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Author: William Shakespeare
Editors: Hardy M. Cook, Ian Lancashire
Peer Reviewed

Shake-speares Sonnets (Quarto 1, 1609)


900
6I
IS it thy wil,thy Image should keepe open
My heauy eielids to the weary night?
Dost thou desire my slumbers should be broken,
While shadowes like to thee do mocke my sight?
905Is it thy spirit that thou send'st from thee
So farre from home into my deeds to prye,
To find out shames and idle houres in me,
The skope and tenure of thy Ielousie?
O no,thy loue though much,is not so great,
910It is my loue that keepes mine eie awake,
Mine owne true loue that doth my rest defeat,
To plaie the watch-man euer for thy sake.
For thee watch I,whilst thou dost wake elsewhere,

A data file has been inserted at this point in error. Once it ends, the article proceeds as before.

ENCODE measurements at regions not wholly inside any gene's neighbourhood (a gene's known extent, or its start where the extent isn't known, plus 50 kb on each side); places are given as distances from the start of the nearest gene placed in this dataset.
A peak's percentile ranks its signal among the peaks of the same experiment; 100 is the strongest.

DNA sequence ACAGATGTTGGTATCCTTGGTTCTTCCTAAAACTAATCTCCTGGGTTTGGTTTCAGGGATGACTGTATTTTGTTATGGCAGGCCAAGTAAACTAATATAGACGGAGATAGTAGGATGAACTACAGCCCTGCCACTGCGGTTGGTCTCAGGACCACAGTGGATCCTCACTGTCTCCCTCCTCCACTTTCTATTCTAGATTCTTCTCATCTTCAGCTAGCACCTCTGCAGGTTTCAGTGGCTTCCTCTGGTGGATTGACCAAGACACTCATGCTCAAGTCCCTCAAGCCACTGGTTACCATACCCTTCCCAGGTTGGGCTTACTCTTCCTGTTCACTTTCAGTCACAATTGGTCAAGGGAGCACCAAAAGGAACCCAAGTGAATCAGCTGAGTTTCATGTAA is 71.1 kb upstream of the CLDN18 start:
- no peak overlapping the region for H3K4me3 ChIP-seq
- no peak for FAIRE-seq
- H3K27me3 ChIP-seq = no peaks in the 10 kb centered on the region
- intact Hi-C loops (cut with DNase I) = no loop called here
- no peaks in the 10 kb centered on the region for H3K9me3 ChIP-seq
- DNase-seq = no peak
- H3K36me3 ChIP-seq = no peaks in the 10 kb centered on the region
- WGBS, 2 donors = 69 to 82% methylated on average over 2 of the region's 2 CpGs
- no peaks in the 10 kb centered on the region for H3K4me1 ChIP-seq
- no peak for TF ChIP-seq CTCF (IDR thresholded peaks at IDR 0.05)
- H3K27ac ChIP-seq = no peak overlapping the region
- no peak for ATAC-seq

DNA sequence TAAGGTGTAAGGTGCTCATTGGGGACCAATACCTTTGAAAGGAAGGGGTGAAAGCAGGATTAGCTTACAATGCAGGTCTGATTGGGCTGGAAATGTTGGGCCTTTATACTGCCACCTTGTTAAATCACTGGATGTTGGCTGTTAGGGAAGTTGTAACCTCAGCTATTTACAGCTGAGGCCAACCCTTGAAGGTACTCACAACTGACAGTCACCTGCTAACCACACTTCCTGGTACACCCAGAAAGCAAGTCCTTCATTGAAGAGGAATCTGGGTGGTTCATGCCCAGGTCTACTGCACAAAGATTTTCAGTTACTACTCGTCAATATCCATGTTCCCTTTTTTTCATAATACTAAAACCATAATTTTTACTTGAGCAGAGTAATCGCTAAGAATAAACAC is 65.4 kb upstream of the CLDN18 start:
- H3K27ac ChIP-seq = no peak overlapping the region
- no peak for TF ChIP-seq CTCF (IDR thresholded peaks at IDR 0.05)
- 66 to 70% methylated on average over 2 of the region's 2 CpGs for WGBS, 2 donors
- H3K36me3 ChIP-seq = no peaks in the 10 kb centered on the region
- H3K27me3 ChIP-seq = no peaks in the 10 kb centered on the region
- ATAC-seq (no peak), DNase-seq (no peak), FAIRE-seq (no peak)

From me farre of , with others all to neere.
915
62
SInne of selfe-loue possesseth al mine eie,
And all my soule,and al my euery part;
And for this sinne there is no remedie,
It is so grounded inward in my heart.
920Me thinkes no face so gratious is as mine,
No shape so true,no truth of such account,
And for my selfe mine owne worth do define,
As I all other in all worths surmount.
But when my glasse shewes me my selfe indeed
925Beated and chopt with tand antiquitie,
Mine owne selfe loue quite contrary I read
Selfe,so selfe louing were iniquity,
T'is thee(my selfe)that for my selfe I praise,
Painting my age with beauty of thy daies,
930
63
AGainst my loue shall be as I am now
With times iniurious hand chrusht and ore-worne,
When houres haue dreind his blood and fild his brow
With lines and wrincles,when his youthfull morne
935Hath trauaild on to Ages steepie night,
And all those beauties whereof now he's King
Are vanishing,or vanisht out of sight,
Stealing away the treasure of his Spring.
For such a time do I now fortifie
940Against confounding Ages cruell knife,
That he shall neuer cut from memory
My sweet loues beauty,though my louers life.
His beautie shall in these blacke lines be seene,
And they shall liue , and he in them still greene.